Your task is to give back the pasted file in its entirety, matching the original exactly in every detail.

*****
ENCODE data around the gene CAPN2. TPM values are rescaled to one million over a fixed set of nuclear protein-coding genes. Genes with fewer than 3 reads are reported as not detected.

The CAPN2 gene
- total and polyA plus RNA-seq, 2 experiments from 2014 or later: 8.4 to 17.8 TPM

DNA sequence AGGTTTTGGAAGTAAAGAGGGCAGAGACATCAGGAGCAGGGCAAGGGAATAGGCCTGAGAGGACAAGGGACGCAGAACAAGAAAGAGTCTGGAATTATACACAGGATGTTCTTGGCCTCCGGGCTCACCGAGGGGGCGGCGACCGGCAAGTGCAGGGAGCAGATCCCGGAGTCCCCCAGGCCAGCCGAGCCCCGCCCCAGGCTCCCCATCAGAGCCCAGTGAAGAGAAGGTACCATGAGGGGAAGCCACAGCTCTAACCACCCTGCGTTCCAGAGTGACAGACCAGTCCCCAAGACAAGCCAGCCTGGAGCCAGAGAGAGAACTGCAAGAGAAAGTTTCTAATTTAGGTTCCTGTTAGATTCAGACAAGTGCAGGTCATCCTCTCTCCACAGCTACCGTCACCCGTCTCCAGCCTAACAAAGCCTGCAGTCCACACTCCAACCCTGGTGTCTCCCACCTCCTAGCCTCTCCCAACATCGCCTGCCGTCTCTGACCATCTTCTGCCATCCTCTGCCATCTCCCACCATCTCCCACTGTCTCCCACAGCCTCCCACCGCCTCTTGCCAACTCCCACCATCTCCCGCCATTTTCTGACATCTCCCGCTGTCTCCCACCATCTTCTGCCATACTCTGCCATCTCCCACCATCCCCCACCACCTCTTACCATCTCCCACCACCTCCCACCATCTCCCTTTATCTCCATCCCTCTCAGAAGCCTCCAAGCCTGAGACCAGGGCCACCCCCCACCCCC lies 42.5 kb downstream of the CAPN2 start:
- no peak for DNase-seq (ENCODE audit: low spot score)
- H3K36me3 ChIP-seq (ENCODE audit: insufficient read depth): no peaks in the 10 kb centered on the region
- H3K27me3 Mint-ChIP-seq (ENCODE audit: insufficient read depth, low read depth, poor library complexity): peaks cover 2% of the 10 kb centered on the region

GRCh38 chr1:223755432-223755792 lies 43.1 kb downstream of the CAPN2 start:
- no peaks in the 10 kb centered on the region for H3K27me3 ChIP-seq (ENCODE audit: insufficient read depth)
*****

ENCODE data around the gene CAPN2. TPM values are rescaled to one million over a fixed set of nuclear protein-coding genes. Genes with fewer than 3 reads are reported as not detected.

The CAPN2 gene
- total and polyA plus RNA-seq, 2 experiments from 2014 or later: 8.4 to 17.8 TPM

DNA sequence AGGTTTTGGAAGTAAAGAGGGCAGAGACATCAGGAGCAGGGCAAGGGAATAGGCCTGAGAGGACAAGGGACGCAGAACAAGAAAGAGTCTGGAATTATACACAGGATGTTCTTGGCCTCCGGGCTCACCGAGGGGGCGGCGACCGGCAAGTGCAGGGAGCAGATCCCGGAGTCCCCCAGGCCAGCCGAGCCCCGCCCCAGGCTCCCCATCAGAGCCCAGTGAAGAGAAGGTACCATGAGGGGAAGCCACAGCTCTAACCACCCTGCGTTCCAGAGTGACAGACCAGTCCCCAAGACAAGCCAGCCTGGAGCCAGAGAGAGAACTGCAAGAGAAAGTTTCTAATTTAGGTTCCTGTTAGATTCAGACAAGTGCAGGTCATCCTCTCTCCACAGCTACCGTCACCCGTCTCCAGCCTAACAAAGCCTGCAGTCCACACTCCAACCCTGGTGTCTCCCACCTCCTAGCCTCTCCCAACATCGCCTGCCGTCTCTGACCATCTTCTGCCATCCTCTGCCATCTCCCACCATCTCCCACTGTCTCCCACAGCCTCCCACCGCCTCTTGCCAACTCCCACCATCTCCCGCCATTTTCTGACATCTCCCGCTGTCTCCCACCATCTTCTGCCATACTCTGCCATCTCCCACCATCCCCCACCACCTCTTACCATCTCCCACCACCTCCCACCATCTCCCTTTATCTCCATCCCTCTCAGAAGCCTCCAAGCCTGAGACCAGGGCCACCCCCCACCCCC lies 42.5 kb downstream of the CAPN2 start:
- no peak for DNase-seq (ENCODE audit: low spot score)
- H3K36me3 ChIP-seq (ENCODE audit: insufficient read depth): no peaks in the 10 kb centered on the region
- H3K27me3 Mint-ChIP-seq (ENCODE audit: insufficient read depth, low read depth, poor library complexity): peaks cover 2% of the 10 kb centered on the region

GRCh38 chr1:223755432-223755792 lies 43.1 kb downstream of the CAPN2 start:
- no peaks in the 10 kb centered on the region for H3K27me3 ChIP-seq (ENCODE audit: insufficient read depth)